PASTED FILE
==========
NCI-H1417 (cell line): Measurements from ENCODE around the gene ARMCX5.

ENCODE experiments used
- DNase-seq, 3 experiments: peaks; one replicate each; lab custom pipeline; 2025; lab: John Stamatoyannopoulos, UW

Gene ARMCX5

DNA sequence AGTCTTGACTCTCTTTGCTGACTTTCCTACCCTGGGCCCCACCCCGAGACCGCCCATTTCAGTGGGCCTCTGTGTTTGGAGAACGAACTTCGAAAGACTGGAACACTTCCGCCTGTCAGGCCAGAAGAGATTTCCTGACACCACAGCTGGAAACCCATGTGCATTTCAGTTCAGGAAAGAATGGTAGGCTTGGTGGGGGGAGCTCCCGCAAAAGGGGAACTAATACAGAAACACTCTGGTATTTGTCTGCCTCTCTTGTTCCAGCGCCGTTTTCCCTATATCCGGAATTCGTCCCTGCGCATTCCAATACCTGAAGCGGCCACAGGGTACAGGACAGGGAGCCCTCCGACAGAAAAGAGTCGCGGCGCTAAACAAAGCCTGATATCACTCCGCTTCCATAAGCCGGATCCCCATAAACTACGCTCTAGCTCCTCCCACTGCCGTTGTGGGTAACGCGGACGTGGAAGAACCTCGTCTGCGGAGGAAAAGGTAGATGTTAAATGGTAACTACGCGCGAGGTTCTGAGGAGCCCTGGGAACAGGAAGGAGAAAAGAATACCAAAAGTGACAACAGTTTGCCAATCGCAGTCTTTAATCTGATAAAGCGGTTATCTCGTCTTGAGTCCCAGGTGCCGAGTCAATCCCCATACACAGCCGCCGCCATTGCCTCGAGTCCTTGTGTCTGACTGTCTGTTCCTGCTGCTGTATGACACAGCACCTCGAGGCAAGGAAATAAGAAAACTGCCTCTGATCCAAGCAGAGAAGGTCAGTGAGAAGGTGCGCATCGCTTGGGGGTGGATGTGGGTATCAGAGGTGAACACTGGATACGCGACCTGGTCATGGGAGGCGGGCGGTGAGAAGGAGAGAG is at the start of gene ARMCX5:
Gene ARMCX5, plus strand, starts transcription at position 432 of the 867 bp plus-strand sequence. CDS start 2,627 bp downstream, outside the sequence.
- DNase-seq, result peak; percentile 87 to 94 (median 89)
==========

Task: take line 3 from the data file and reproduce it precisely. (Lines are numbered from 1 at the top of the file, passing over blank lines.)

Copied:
- DNase-seq, 3 experiments: peaks; one replicate each; lab custom pipeline; 2025; lab: John Stamatoyannopoulos, UW